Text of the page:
ESG’s legal showdown: ‘There’s nothing to suggest DWS is a one off’
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When about 50 German police officers raided the Frankfurt office of fund manager DWS last month as part of an investigation into greenwashing, the move marked the beginning of what many believe will be a long legal reckoning for the asset management industry.
Interest in sustainable investing has taken off in recent years, with assets managed in ESG-labelled funds globally ballooning to some $2.7tn, but the industry has also been hit by claims its green credentials are inflated.
DWS, whose chief executive Asoka Woehrmann resigned the day after the police arrived to gather materials and question staff, has been in the sights of regulators in Germany and the US since former executive turned whistleblower Desiree Fixler accused the firm of greenwashing last year.
But with regulatory scrutiny growing on both sides of the Atlantic — and an army of lawyers primed to pursue allegations of mis-selling — few believe the shakeout will end with DWS.
“There’s nothing to suggest DWS is a one off,” said Fiona Huntriss, a partner at legal firm Pallas who specialises in financial litigation. “I think it’s almost inevitable litigation will be brought in lots of different jurisdictions.”
“Where you’ve got statements and documents that are highly regulated [that have been given] to a group of investors who can then work together to litigate against that, that is prime territory for mis-selling claims,” she said.
Regulators across Europe and the US are gearing up to tighten requirements and crack down on overhyped claims, including taking aim at the metrics underpinning ESG ratings. The hunt for greenwashing has accelerated in Washington since March, when the Securities and Exchange Commission announced that it would prioritise uncovering exaggerated ESG performance and advertising claims by investors.
It emerged last week that the SEC is investigating Goldman Sachs’s asset management division over certain environmental, social and governance claims made by its funds. Goldman Sachs declined to comment.
Back in Germany, DWS has modified ESG criteria since Fixler made her revelations public. The amount of “ESG assets” reported in its latest annual report, released in March, were 75 per cent below the €459bn it had said were “ESG integrated” a year earlier. The group has denied wrongdoing.
Rumblings that an industry-wide mis-selling scandal may be brewing began when Fixler made her allegations about DWS public, and former BlackRock sustainability executive Tariq Fancy said ESG investing was little more than “marketing hype”.
The debate was given fresh impetus when Stuart Kirk, HSBC’s head of responsible investing, gave a controversial speech last month in which he claimed central banks and policymakers had overstated the financial risks of climate change.
ESG “has become a bureaucratic tax and we need to get it back on track”, Fixler told the Financial Times. The DWS raid “is the real wake-up call for all ESG practitioners to back up statements and products with substance and data.”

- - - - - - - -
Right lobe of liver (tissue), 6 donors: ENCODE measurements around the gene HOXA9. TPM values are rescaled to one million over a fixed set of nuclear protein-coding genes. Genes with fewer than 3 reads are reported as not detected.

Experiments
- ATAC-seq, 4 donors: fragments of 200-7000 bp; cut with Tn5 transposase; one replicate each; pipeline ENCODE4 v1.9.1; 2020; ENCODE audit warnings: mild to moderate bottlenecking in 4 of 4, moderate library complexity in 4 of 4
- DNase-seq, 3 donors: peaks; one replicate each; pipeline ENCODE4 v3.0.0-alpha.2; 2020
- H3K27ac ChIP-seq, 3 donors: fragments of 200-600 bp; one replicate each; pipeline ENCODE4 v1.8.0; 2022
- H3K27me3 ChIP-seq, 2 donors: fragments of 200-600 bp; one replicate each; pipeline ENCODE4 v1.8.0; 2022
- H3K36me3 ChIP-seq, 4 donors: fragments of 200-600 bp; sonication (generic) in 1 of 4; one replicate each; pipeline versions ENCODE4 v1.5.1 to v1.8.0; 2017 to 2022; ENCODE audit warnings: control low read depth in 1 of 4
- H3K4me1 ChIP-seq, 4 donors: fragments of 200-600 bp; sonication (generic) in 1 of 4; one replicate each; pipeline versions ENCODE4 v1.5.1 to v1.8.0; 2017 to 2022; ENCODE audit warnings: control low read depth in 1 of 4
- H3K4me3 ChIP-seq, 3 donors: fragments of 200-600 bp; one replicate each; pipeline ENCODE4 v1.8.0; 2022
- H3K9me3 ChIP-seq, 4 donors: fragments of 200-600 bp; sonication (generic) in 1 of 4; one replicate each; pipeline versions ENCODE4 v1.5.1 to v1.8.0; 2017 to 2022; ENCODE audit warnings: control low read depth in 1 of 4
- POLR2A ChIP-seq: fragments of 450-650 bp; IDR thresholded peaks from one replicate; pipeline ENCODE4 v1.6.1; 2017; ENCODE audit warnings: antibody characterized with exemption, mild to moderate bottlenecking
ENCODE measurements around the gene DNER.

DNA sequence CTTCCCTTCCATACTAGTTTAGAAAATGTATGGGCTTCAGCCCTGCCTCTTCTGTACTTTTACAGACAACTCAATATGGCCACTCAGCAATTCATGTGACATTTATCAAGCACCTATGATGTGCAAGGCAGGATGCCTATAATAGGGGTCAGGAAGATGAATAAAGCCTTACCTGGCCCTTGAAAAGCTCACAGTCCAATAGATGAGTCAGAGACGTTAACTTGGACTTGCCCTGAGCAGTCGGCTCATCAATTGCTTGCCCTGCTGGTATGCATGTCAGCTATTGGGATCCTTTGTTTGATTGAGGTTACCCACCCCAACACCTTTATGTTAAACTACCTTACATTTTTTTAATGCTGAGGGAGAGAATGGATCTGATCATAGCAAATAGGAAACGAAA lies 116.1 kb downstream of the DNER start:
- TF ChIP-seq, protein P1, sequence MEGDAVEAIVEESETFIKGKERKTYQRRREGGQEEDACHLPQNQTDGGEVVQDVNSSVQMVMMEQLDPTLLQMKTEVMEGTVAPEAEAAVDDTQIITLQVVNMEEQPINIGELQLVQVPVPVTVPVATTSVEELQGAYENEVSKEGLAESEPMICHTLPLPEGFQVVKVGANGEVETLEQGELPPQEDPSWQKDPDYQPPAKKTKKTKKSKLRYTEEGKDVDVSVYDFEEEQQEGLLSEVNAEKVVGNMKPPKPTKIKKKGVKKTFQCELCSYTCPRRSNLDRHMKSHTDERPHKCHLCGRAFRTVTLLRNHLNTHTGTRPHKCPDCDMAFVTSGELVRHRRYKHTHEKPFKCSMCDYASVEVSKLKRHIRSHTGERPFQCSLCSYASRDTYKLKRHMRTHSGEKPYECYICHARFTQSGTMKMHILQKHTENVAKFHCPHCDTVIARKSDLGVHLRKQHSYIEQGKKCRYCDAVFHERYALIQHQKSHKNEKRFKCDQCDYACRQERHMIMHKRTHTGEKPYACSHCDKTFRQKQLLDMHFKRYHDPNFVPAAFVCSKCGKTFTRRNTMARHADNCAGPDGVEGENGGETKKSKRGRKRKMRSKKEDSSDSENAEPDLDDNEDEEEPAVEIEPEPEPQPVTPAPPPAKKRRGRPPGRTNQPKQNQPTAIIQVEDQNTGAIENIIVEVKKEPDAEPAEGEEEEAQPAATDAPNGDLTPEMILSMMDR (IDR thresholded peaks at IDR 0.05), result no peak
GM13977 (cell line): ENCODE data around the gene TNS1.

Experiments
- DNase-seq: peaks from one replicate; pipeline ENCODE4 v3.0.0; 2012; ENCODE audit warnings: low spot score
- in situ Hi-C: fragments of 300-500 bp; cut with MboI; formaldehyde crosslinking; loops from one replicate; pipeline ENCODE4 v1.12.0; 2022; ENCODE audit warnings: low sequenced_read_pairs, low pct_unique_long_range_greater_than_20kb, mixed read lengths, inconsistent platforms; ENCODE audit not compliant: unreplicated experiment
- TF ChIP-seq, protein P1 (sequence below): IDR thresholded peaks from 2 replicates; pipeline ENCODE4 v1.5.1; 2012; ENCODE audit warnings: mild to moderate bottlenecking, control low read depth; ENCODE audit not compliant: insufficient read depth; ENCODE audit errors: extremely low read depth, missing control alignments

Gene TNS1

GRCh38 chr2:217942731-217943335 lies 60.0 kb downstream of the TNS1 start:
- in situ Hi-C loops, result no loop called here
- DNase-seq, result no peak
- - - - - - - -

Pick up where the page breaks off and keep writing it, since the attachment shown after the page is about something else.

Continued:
Gary Gensler, SEC chair, told the Financial Times: “We live in a time where investors are currently making decisions about climate risks. And around the globe, many market regulators just like the SEC are trying to bring some standardisation to those disclosures.”
The agency will prioritise rule writing, but will also use examination and enforcement tools when needed, Gensler said. “It’s about truth in marketing . . . and promoting better competition in our capital markets. If people are competing for funds, let them compete with accurate [and] consistent disclosures,” he said.
The SEC announced its first case against an investment firm over alleged ESG misconduct in May, with BNY Mellon’s investment arm agreeing to pay $1.5mn to settle charges from the regulator. The regulator proposed new rules on labelling and disclosure for ESG funds two days later.
The US regulator will be examining proxy voting behaviour, and a firm could find itself in trouble if its ESG or so-called impact funds voted consistently with corporate management and against ESG-focused shareholder proposals, according to a person familiar with the SEC’s approach.
In Europe, German, Dutch and French authorities have issued additional ESG labelling requirements on top of EU bloc-wide disclosure rules that came into force in March 2021. Although the DWS raid appeared to be the first potential criminal action linked to ESG in any jurisdiction, according to Elaina Bailes, partner at Stewarts Law and committee member at the London Solicitors Litigation Association, civil litigation on greenwashing has taken off more quickly in America.
“We have seen more general shareholder and investor activism in the US. You see the regulator mirroring that and being aggressive,” she added.
The trade body for the German asset management industry pins some of the blame for the current scrutiny on a lack of clarity from regulators on how to define the parameters of ESG investing.
“The supervisors also struggle with the criteria,” the German Investment Funds Association BVI said in a statement. “Currently, we see a vacuum of guidance.”
As scrutiny grows, law firms are enjoying a surge of interest on the subject — both from asset managers wanting to avoid accusations of greenwashing and from investors looking to launch legal action over securities they believe were mis-sold.
These claims often take time to emerge, according to Huntriss at Pallas, who noted that she was still working on cases linked to the collapse of Lehman Brothers in the 2008 global financial crisis.
“This isn’t an immediate flash in the pan, and it will take time for this to unravel. If you don’t see litigation filed next week, it doesn’t mean it’s not going to happen. This has got a long, long way to run,” she said.